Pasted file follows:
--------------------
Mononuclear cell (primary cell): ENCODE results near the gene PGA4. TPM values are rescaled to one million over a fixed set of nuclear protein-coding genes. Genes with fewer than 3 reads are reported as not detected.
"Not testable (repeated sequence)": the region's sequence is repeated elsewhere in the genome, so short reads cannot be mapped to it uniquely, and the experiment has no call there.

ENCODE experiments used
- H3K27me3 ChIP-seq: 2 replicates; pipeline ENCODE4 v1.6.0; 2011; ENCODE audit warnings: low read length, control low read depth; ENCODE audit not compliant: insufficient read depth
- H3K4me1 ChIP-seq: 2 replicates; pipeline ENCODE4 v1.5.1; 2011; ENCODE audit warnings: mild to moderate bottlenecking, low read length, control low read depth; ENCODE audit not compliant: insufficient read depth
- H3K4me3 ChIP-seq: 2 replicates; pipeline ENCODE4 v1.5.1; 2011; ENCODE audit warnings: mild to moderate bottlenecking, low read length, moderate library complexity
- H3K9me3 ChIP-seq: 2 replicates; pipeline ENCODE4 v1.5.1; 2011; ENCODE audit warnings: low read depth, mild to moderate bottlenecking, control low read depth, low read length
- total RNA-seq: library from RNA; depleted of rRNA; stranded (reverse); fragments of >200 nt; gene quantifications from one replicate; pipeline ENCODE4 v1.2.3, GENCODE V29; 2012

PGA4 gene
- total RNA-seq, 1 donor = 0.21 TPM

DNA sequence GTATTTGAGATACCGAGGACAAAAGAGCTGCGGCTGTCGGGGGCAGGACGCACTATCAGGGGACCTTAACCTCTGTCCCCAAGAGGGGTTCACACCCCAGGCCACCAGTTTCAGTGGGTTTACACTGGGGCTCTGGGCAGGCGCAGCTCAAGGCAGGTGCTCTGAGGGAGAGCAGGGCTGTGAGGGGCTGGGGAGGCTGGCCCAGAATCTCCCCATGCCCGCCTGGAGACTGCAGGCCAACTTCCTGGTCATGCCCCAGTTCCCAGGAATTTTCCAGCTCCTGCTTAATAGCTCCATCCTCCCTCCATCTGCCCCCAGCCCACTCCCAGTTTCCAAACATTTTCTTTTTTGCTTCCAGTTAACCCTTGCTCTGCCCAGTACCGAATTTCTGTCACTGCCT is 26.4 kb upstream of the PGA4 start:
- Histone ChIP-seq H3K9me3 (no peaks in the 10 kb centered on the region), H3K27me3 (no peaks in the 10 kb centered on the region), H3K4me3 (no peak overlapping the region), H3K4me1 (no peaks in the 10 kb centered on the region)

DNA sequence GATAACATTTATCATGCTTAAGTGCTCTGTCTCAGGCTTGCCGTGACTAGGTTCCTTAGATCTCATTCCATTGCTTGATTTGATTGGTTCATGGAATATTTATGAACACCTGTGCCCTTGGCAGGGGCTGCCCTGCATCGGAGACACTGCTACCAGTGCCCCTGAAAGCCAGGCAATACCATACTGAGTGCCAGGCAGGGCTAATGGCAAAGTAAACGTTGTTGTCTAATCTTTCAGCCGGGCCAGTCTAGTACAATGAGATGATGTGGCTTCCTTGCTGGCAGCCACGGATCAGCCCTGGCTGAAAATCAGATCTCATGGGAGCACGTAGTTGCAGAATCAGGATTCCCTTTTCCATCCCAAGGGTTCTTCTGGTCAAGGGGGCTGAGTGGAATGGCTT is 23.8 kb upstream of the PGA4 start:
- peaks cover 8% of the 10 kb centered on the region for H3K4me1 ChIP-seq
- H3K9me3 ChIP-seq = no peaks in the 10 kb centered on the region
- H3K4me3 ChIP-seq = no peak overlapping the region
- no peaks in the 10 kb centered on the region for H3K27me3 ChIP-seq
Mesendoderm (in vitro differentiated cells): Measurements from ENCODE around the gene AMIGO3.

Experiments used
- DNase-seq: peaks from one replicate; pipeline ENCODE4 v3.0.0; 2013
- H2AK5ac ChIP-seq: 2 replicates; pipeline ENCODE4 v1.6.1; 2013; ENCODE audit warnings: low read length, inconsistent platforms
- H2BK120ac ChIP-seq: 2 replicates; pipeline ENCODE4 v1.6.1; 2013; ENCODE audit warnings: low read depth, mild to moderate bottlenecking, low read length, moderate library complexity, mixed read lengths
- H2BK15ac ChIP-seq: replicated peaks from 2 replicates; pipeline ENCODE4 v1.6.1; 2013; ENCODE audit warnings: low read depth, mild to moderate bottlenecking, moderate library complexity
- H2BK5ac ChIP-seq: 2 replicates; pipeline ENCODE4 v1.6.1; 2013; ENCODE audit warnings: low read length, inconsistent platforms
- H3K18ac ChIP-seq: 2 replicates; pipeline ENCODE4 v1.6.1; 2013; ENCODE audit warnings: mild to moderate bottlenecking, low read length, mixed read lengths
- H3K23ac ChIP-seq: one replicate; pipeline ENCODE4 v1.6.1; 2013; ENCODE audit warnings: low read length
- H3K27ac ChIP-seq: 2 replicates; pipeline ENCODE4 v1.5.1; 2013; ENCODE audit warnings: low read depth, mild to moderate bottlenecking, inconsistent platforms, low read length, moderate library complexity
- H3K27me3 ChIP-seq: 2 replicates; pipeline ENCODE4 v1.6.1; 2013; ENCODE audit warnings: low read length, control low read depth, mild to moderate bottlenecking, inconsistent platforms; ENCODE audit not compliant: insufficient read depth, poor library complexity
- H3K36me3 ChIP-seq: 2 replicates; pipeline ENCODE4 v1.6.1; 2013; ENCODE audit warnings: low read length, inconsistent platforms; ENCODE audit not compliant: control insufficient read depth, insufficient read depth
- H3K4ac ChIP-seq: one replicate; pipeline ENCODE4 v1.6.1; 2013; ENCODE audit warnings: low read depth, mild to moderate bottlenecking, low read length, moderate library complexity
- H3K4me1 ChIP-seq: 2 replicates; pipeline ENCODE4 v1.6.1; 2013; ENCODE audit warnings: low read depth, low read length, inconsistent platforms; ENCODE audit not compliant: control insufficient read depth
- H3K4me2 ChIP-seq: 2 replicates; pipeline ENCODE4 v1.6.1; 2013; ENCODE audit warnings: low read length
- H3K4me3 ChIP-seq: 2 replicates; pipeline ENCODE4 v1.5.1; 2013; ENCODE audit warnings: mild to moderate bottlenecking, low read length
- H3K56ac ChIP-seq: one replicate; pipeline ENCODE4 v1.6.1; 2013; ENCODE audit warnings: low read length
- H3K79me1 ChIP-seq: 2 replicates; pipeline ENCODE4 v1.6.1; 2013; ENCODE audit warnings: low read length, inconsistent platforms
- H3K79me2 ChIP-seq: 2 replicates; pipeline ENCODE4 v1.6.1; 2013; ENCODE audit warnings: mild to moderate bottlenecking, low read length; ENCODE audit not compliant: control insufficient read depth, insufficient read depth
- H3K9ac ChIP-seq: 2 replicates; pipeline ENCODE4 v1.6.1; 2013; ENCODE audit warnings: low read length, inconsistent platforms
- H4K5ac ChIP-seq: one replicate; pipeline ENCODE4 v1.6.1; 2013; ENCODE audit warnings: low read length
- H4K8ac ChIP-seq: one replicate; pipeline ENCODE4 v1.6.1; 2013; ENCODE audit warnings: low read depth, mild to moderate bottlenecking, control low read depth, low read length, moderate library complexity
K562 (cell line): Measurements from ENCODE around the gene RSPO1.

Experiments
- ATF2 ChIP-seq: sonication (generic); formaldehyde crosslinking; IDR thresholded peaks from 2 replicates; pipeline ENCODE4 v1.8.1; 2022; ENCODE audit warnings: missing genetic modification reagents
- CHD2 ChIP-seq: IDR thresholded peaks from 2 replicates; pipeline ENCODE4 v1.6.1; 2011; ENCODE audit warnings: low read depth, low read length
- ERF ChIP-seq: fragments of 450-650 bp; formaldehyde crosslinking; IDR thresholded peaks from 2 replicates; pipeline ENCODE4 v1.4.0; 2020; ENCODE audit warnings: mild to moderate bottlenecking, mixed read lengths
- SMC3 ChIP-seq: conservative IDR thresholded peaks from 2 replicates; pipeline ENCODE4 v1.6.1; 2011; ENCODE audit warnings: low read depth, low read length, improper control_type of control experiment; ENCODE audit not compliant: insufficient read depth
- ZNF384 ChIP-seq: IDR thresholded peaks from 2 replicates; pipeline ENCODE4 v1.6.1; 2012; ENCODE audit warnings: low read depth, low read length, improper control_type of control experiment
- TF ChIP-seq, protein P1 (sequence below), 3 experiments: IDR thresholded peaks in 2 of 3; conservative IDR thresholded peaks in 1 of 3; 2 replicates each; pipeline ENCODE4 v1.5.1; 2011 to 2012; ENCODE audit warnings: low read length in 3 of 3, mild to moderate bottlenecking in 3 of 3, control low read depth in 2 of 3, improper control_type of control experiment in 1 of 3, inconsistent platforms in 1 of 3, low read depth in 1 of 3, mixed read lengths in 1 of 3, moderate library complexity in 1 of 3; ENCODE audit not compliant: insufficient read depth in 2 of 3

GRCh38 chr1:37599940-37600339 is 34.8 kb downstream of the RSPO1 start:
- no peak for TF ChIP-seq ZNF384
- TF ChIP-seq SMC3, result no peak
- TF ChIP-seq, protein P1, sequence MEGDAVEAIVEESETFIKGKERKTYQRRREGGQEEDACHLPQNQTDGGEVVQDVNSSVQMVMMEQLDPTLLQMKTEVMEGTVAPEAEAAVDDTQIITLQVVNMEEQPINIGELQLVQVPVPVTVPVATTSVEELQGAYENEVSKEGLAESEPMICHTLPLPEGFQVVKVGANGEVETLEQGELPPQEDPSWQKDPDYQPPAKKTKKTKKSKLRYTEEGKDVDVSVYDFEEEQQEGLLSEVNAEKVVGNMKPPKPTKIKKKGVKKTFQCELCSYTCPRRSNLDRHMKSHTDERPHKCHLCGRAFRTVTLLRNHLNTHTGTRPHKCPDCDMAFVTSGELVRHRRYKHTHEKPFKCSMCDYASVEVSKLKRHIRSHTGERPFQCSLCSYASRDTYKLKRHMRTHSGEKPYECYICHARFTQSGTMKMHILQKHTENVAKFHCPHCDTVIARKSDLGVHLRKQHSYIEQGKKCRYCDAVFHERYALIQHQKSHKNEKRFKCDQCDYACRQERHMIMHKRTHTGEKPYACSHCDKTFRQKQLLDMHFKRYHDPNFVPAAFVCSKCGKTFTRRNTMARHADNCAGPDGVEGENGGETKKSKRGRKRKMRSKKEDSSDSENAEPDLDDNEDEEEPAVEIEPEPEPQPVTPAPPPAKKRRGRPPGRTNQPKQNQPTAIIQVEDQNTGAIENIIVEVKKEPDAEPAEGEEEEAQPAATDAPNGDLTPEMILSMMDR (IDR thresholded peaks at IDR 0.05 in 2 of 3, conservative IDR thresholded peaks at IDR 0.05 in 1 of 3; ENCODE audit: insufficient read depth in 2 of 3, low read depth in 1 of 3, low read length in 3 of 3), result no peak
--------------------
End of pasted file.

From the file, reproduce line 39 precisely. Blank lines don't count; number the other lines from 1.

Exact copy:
- H4K8ac ChIP-seq: one replicate; pipeline ENCODE4 v1.6.1; 2013; ENCODE audit warnings: low read depth, mild to moderate bottlenecking, control low read depth, low read length, moderate library complexity